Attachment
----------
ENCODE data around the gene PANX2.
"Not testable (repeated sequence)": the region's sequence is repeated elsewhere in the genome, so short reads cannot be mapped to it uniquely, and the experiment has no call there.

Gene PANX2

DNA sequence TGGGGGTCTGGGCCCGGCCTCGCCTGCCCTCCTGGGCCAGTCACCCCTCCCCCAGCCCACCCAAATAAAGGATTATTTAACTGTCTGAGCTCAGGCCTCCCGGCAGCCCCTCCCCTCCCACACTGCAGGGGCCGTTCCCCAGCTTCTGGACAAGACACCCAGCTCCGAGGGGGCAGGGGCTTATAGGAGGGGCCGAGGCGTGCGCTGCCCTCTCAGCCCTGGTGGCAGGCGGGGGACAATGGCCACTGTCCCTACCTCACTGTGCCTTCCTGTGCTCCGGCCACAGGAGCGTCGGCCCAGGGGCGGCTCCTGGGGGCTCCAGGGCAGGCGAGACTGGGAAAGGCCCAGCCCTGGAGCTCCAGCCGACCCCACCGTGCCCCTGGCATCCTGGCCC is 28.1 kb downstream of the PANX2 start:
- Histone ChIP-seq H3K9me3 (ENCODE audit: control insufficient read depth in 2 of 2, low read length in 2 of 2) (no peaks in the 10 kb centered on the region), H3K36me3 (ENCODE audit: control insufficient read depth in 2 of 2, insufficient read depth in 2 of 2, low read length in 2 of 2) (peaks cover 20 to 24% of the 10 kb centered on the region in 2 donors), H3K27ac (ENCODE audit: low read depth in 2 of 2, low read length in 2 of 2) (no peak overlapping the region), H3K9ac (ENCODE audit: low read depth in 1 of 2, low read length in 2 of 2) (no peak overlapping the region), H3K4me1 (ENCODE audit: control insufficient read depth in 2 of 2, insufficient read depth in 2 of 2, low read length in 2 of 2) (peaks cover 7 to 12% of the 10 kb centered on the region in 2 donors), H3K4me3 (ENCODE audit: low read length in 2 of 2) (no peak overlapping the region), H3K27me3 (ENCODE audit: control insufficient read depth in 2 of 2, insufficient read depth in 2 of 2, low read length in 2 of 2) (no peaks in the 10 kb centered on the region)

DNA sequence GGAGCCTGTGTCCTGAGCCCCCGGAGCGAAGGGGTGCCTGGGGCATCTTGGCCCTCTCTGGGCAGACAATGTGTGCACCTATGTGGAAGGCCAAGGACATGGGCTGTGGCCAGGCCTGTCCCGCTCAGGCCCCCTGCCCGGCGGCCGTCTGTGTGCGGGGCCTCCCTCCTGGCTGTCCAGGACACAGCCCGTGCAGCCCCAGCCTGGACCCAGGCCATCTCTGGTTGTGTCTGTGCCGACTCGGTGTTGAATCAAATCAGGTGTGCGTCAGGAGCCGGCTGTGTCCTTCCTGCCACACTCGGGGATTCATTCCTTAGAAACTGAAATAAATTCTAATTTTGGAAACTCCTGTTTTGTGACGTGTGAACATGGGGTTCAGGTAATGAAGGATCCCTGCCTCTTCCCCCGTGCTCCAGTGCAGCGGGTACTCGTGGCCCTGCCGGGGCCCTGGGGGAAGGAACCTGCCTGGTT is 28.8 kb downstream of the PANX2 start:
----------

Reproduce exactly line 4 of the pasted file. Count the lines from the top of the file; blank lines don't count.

DNA sequence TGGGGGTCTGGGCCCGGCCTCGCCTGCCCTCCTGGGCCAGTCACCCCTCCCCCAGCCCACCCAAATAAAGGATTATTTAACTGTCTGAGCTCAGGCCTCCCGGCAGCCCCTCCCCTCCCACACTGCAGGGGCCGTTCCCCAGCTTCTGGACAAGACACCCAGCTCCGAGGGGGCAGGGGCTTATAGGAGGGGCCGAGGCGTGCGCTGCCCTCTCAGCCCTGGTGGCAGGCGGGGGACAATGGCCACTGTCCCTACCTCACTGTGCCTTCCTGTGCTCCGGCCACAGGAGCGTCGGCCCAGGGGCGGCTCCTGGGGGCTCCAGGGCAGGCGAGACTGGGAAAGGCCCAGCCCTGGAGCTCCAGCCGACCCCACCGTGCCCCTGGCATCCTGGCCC is 28.1 kb downstream of the PANX2 start: